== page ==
Justice Anthony Pitts of the Southwark Crown Court had sentenced Ibori last year to a 13-year jail term, after he had pleaded guilty to charges that he embezzled £50 million during his eight-year tenure as governor of the oil-rich state.
Ibori’s legal team had based its argument for a reduction in his 13-year jail term sentence on some purported promise by Justice Pitts that he could sentence Ibori to a jail term of not more than 10 years if he pleaded guilty to the charges filed against him.
However, the Court of Appeal dismissed the argument, saying the promise was not emphatic enough to support the plea.
There was a mild drama in the case as a team of the Court of Appeal justices previously empanelled to hear the appeal was changed at the last minute.
The justices, led by Lord Justice Brian Henry Leveson, who were previously scheduled to hear the appeal were replaced on Wednesday by a new panel of justices, which presided over the case yesterday.
Lord Justice Antony Edward-Stuart, who led Lord Justice Treacy and Peter Collier QC in the ruling, held that Justice Pitts’ promise of a lower sentence for Ibori could not be relied on for a successful appeal as it was not “emphatic enough”, according to agency reports of the court proceedings.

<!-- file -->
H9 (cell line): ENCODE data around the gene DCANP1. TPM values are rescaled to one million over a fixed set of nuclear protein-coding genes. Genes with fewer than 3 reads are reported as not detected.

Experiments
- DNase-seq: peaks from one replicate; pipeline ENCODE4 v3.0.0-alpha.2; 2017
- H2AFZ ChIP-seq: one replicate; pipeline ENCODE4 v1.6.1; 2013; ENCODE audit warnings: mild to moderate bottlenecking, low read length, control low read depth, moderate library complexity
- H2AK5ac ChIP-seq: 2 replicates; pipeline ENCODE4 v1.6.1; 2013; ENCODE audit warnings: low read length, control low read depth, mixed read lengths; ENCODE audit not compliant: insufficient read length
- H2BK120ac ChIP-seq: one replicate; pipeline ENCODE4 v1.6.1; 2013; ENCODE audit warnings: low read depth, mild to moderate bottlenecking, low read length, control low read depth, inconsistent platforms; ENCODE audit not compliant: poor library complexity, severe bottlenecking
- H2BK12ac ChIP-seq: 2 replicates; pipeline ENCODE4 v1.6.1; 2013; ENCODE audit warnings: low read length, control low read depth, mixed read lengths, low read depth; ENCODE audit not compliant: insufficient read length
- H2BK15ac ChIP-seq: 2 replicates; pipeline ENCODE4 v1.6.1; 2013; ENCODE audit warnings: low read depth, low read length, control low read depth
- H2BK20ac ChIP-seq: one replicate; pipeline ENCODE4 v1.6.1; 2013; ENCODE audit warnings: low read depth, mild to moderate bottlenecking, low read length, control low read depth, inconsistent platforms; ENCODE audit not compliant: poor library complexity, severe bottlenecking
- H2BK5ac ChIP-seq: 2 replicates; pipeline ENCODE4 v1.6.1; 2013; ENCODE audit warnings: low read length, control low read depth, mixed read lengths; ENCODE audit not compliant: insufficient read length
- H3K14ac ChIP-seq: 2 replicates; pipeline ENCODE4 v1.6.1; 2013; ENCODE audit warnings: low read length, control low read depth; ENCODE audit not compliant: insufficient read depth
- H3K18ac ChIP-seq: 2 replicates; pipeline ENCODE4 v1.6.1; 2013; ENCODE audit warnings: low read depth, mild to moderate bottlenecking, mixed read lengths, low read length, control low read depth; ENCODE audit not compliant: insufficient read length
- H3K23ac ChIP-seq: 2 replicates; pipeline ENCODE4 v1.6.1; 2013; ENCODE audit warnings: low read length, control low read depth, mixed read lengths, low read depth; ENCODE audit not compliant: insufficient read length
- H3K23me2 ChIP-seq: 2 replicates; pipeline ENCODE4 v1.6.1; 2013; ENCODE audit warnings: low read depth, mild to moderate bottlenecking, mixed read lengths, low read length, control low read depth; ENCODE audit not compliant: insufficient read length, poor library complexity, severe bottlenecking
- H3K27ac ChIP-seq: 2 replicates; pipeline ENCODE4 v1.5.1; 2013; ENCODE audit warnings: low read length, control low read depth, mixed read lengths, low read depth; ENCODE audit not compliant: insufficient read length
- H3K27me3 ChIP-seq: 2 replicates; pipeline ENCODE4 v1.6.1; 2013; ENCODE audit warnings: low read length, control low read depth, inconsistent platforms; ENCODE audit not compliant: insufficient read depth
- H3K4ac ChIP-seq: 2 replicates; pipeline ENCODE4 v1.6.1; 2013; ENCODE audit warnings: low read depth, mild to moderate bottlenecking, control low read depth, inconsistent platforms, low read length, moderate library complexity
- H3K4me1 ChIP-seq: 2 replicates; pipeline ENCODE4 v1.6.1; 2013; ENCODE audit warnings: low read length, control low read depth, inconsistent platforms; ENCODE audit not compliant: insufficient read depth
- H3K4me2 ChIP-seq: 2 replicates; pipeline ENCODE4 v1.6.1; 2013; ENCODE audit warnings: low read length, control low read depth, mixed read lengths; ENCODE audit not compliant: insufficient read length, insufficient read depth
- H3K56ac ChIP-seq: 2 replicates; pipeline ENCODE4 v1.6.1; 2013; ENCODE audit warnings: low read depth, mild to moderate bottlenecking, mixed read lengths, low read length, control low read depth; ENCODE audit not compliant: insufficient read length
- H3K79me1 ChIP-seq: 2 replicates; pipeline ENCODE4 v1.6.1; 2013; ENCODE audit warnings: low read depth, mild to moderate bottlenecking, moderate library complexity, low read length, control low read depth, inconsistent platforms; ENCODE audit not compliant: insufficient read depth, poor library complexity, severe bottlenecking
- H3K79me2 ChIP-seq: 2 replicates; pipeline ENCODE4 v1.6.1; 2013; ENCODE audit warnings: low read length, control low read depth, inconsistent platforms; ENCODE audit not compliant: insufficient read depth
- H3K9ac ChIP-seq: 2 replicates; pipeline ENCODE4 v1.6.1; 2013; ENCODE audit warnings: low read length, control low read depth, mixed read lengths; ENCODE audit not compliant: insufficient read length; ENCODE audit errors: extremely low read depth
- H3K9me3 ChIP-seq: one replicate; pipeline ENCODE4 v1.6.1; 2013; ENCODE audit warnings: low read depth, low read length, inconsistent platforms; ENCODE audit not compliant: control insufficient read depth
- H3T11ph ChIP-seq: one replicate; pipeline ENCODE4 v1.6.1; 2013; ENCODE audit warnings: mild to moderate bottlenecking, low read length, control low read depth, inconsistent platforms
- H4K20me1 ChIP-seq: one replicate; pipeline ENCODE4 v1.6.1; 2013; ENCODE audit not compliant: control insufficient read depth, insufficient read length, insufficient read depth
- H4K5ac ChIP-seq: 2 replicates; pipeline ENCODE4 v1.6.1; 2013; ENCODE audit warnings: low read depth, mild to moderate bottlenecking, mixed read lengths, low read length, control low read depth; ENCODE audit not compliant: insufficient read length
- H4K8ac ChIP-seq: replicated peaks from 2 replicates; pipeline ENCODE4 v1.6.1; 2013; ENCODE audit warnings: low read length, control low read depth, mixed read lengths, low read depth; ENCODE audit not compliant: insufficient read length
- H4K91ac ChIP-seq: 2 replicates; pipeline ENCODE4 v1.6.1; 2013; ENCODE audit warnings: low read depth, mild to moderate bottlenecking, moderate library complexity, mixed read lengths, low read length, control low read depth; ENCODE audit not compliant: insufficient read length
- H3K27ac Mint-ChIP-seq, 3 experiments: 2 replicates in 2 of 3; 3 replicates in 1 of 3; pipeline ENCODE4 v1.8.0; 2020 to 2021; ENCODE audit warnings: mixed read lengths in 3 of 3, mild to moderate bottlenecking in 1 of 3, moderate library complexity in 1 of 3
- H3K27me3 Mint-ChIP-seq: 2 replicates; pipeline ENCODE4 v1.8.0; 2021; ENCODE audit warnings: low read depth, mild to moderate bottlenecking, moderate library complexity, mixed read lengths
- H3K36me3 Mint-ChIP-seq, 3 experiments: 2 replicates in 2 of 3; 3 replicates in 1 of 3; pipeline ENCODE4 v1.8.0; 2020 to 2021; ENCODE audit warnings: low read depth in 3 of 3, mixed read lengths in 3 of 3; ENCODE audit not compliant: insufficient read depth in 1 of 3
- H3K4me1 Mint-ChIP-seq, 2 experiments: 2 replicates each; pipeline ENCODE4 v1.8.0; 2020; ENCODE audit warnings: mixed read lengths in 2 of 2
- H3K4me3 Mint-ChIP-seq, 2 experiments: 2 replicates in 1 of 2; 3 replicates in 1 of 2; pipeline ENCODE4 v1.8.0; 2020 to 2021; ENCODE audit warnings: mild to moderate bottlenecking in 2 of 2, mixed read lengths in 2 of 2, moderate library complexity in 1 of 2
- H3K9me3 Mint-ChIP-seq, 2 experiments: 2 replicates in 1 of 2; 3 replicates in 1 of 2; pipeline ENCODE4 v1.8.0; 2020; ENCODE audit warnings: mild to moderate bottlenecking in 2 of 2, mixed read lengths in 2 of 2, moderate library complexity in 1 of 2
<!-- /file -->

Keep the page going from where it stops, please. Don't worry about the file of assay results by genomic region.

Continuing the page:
He said even though Ibori’s counsel had “legitimate expectations” based on Justice Pitts’ insinuations of a 10-year sentence, the Southwark Crown judge did not emphasise or commit to a 10-year jail term for Ibori if he entered a guilty plea.
He ruled that there would be no need for a long trial of the appeal as the justices had already familiarised themselves with the grounds of the appeal and had read the submissions of both sides.
After the counsel had addressed the court briefly, the judges retired into the chamber and came back some 15 minutes later to deliver their judgment.
Justice Edwards-Stuart, in rejecting the argument, said a money laundering offence should attract close to the maximum 14-year sentence.
Ibori in February 2012 had pleaded guilty to 10 charges of fraud and money-laundering offences.
His case was heard in London after prosecutors argued that although much of the fraud was perpetrated in Nigeria, some money passed through Britain and British banks.
During his trial, the London court was told how the proceeds of the fraud were used to buy six foreign properties and a fleet of cars, although the judge said the total amount stolen might in fact be “in excess of 200 million pounds”.
The biggest single fraud involved misappropriating $37 million in fees when under Ibori, Delta State’s stake in V-Mobile, the precursor to one of Nigeria’s telecoms companies, Airtel Nigeria Limited, was sold and the funds diverted.
Eligible for parole halfway through his jail term, Ibori is likely to be released from prison in three-and-a-half years, having served one year since his conviction, a year beforehand while awaiting trial in London, and a year in Dubai from where he was extradited to Britain.
Despite the court’s rejection of Ibori’s appeal, the former governor is still expected to appear in person at the Southwark Crown court for a three-week confiscation of assets hearing starting on September 16, 2013.